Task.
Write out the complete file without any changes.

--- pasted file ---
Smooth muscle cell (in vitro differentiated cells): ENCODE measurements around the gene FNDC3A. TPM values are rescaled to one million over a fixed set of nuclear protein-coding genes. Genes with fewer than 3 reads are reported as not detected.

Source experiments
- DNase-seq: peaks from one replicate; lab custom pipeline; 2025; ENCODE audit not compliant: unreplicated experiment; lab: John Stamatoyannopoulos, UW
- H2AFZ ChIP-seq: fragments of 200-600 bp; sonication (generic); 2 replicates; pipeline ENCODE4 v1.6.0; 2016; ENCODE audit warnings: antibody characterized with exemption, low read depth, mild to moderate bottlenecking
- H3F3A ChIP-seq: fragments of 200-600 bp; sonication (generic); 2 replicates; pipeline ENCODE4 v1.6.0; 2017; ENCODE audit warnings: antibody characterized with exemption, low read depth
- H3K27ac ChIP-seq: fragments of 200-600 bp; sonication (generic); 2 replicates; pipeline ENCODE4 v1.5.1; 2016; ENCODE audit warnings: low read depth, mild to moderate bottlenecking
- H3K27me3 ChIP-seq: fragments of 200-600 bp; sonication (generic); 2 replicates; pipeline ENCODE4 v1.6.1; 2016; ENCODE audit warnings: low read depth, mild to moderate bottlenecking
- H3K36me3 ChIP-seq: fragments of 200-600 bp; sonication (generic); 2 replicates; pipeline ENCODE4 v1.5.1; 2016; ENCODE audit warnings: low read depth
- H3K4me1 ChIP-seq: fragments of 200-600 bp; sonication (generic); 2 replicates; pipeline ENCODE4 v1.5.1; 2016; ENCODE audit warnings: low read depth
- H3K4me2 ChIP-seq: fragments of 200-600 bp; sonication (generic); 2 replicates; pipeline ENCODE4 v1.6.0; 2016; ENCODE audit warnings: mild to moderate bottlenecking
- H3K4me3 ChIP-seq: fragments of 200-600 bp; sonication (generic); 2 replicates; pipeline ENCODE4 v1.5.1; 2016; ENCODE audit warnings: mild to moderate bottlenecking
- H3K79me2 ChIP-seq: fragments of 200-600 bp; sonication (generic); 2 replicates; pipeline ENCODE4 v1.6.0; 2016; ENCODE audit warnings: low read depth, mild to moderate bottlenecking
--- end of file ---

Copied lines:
Smooth muscle cell (in vitro differentiated cells): ENCODE measurements around the gene FNDC3A. TPM values are rescaled to one million over a fixed set of nuclear protein-coding genes. Genes with fewer than 3 reads are reported as not detected.

Source experiments
- DNase-seq: peaks from one replicate; lab custom pipeline; 2025; ENCODE audit not compliant: unreplicated experiment; lab: John Stamatoyannopoulos, UW
- H2AFZ ChIP-seq: fragments of 200-600 bp; sonication (generic); 2 replicates; pipeline ENCODE4 v1.6.0; 2016; ENCODE audit warnings: antibody characterized with exemption, low read depth, mild to moderate bottlenecking
- H3F3A ChIP-seq: fragments of 200-600 bp; sonication (generic); 2 replicates; pipeline ENCODE4 v1.6.0; 2017; ENCODE audit warnings: antibody characterized with exemption, low read depth
- H3K27ac ChIP-seq: fragments of 200-600 bp; sonication (generic); 2 replicates; pipeline ENCODE4 v1.5.1; 2016; ENCODE audit warnings: low read depth, mild to moderate bottlenecking
- H3K27me3 ChIP-seq: fragments of 200-600 bp; sonication (generic); 2 replicates; pipeline ENCODE4 v1.6.1; 2016; ENCODE audit warnings: low read depth, mild to moderate bottlenecking
- H3K36me3 ChIP-seq: fragments of 200-600 bp; sonication (generic); 2 replicates; pipeline ENCODE4 v1.5.1; 2016; ENCODE audit warnings: low read depth
- H3K4me1 ChIP-seq: fragments of 200-600 bp; sonication (generic); 2 replicates; pipeline ENCODE4 v1.5.1; 2016; ENCODE audit warnings: low read depth
- H3K4me2 ChIP-seq: fragments of 200-600 bp; sonication (generic); 2 replicates; pipeline ENCODE4 v1.6.0; 2016; ENCODE audit warnings: mild to moderate bottlenecking
- H3K4me3 ChIP-seq: fragments of 200-600 bp; sonication (generic); 2 replicates; pipeline ENCODE4 v1.5.1; 2016; ENCODE audit warnings: mild to moderate bottlenecking
- H3K79me2 ChIP-seq: fragments of 200-600 bp; sonication (generic); 2 replicates; pipeline ENCODE4 v1.6.0; 2016; ENCODE audit warnings: low read depth, mild to moderate bottlenecking